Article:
Comments on: Mesoamerican Miracle Megapost: Tortillas and Nixtamalization The International Culinary Center's Tech 'N Stuff Blog Thu, 09 Jan 2014 18:17:16 +0000 hourly 1 By: » A Culinary Season Food Post Ink Tue, 06 Sep 2011 14:45:38 +0000 [...] based on a clarification technique using agar.   There was also a sampling of  tortilla chips  nixtamalized, an ancient Mesoamerican process revisited and revised by [...]

By: Sage Hill Sat, 03 Sep 2011 03:00:48 +0000 Shelley,
Did you try the Champion Juicer to grind teh masa? Did it work?

By: davearnold Wed, 10 Aug 2011 14:10:16 +0000 You bet Giuseppe, see you there.

By: davearnold Wed, 10 Aug 2011 13:25:24 +0000 Howdy Kevin,
I never measured the concentration, but it is small. CaOH is only weakly soluble in water. The easiest way to get a constant dosage would be to make lime water (by saturating CaOH in water and letting the residue settle). Lime water is stable and easy to store, then you can add that to cooking water. Much easier is to add CaOH straigt to the pot. Start with a couple of grams per liter and see how it goes.
With number 2, I think you’d have to soak or pre-water blanch before the oil to get the CaOH to the veggies. Please try it and let me know what happens.
Now that I think of it –the first time you do the tests, swamp the water with CaOH (like 10 grams per liter, which is way too much). This way, you know the effect is working. Then scale way back, and make sure the effect is the same. If it isn’t, dial up the concentration slowly.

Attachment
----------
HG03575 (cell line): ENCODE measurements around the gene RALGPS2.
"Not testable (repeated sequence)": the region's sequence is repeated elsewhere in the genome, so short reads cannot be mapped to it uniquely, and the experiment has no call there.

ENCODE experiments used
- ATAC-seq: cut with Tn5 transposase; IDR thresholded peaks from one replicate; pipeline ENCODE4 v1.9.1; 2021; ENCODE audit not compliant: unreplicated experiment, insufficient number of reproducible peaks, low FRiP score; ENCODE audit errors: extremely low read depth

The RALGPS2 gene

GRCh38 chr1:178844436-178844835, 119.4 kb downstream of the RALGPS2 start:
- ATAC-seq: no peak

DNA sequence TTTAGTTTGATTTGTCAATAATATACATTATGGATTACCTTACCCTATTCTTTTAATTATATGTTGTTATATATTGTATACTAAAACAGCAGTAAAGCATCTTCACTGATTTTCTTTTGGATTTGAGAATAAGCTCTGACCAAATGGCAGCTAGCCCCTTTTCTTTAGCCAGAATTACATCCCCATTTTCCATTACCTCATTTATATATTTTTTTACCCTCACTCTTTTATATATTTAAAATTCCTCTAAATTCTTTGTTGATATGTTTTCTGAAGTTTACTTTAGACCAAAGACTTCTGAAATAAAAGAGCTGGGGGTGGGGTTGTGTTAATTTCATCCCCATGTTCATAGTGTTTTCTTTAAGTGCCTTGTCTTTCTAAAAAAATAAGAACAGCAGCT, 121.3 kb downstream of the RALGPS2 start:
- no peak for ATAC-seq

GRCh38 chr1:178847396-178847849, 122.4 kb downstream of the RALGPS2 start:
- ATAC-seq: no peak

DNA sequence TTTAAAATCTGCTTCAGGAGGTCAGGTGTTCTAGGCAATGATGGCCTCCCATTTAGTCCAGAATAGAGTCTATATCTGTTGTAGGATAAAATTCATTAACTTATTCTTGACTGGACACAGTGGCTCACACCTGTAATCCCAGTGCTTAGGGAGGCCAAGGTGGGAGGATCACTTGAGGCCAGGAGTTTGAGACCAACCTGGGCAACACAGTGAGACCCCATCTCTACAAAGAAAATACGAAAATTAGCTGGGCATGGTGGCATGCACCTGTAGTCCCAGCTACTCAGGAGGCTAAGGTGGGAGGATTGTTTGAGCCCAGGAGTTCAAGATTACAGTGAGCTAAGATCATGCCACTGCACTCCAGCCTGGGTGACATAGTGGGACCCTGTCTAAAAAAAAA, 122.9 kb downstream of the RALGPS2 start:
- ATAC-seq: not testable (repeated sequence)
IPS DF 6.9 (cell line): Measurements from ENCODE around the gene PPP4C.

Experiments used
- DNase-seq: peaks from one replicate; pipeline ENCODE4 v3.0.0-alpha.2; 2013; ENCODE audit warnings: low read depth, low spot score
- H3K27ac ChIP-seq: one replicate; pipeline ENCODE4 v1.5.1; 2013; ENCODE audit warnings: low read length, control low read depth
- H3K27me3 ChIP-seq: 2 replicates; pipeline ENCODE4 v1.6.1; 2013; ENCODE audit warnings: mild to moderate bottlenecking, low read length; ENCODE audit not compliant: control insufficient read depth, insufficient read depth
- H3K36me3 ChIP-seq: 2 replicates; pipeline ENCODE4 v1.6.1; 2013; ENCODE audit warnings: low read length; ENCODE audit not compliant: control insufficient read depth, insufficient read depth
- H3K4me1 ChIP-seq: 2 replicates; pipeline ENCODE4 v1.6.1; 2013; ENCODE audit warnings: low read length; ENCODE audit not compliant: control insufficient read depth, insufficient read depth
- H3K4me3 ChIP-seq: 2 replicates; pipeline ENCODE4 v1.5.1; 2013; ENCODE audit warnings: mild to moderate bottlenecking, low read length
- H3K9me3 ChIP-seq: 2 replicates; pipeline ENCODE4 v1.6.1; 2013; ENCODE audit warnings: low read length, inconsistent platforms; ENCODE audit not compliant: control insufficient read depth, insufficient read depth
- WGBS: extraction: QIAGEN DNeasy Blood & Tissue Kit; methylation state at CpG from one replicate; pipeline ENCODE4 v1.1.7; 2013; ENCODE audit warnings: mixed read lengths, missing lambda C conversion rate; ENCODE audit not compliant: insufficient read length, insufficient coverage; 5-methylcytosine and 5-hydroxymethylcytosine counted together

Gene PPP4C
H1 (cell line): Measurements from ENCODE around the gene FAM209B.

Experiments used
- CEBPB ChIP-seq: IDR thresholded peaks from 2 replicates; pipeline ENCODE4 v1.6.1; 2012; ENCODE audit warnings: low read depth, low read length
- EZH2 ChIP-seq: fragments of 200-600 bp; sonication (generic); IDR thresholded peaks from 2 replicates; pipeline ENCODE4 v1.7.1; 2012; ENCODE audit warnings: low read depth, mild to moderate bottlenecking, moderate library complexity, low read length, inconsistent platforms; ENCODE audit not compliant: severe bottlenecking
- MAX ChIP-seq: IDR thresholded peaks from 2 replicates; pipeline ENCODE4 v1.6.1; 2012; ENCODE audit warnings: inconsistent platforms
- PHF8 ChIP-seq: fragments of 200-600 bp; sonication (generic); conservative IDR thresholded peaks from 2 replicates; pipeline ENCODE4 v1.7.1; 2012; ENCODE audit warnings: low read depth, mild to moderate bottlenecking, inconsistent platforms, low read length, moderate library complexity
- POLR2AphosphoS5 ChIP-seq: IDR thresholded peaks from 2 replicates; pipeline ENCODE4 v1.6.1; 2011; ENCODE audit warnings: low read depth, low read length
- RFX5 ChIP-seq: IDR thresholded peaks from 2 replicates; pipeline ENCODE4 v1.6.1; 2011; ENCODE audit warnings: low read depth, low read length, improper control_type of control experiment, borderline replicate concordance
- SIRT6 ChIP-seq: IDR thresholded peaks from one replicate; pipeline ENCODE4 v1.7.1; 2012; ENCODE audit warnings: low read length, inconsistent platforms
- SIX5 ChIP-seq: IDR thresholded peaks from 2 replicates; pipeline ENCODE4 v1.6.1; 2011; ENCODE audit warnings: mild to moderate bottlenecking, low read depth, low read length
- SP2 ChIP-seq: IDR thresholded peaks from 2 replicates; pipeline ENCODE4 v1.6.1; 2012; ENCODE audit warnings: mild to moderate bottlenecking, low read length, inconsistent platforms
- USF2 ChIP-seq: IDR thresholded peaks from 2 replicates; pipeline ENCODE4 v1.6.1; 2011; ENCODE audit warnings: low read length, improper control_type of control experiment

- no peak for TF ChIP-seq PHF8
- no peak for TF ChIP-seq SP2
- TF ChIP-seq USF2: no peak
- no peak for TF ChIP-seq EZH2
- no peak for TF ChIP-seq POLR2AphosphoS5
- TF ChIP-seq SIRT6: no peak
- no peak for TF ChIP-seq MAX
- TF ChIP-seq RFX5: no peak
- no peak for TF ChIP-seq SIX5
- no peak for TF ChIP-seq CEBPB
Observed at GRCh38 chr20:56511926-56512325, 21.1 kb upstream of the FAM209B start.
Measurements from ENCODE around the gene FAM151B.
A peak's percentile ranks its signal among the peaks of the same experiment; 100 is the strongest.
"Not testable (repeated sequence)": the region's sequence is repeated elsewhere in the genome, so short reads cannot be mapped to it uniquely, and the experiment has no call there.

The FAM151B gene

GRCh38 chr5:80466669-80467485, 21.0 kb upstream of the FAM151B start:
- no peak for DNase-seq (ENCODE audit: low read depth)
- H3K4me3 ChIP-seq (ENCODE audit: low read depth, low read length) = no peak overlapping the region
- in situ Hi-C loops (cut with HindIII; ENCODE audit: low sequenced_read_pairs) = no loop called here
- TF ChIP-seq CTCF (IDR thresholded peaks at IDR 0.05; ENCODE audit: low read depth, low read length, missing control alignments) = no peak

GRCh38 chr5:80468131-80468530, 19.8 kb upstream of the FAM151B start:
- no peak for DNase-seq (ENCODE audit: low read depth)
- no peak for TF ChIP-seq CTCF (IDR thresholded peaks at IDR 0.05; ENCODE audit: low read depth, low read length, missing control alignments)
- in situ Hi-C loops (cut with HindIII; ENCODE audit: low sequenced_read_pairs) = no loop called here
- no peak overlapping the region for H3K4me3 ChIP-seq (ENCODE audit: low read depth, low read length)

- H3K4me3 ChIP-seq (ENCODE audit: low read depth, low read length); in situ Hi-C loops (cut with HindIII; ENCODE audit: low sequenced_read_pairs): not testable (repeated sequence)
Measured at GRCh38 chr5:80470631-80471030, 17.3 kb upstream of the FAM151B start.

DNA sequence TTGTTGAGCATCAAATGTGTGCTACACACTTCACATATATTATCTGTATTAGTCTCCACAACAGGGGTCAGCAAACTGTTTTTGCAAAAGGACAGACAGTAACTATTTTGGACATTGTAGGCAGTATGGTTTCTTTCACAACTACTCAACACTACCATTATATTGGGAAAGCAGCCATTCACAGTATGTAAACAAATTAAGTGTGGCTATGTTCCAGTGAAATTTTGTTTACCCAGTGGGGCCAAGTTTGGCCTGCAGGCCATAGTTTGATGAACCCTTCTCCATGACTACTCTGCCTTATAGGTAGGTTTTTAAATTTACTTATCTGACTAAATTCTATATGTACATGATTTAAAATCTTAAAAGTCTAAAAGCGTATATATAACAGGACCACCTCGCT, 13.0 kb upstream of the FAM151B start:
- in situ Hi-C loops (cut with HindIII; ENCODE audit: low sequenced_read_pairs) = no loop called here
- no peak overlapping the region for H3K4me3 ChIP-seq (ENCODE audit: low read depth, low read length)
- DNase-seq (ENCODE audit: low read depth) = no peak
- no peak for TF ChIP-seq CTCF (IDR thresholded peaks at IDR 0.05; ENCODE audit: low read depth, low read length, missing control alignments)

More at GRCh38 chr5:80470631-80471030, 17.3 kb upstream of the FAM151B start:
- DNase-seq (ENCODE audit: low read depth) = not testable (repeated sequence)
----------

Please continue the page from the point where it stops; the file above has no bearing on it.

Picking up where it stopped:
By: Kevin Wed, 10 Aug 2011 00:40:33 +0000 Hi Dave,

Two quick questions about using a basic substance when cooking green veggies.

1. what concentrations?
2. do you think this would work with oil-blanching? I was thinking about doing Chinese green beans but trying to keep them crazy green while still boiling off a good amount of internal water.


By: davearnold Mon, 08 Aug 2011 16:09:54 +0000 David, Sorry for the tardiness of this reply,
I had always considered the cooking necessary for the pre-gelatinization of the starches, not so much for the destruction of the seed coat.
I haven’t tested my nejayote, but my understanding is that the commercial ones are still alkaline when they are done (don’t quote me). I’d be curious to see how rapidy the pH changes in your tests. I also think the aroma is formed more when using CaOH, although I don’t remember why I believe that (I’d have to go back and re-read all the papers). Several minutes after you start simmering corn, or rye, the “Cal” smell comes out and you know you will have the tortilla aromas. Those aromas are intensified when the tortilla is cooked.
Interesting about the wheat color. Perhaps your variety is low on xanthophyll and flavones (the stuff that makes it yellow).
Since your comment is from a while ago, please update me on your current tests.

By: Giuseppe Mon, 01 Aug 2011 18:05:07 +0000 You will now try sans nixtamalization masa and carimañolas here in Bogota, ill make sure. Great wine and food festival.

By: David Levi Mon, 11 Jul 2011 14:05:55 +0000 Hi Dave,

I am staging at Noma right now and experimenting with nixtamalizing Danish grains using lye I’ve been making from the combined ash of juniper (probably not the ideal wood, but it’s what I have) and fucus seaweed I foraged here in Copenhagen. The strongest solution I got was about pH 12.8… much better than I was expecting, and I think pretty clear evidence that the combined ash produced NaOH and/or KOH, as hoped. I presented to the other chefs on Saturday night and got a great response. Now, it looks like I will be extending the project (and my blissful time at the Nordic Food Lab) for another week. I’ve relied heavily on your article thus far, and commend you for your incredible work. Now I’m wondering if I can pick your brain on a few issues.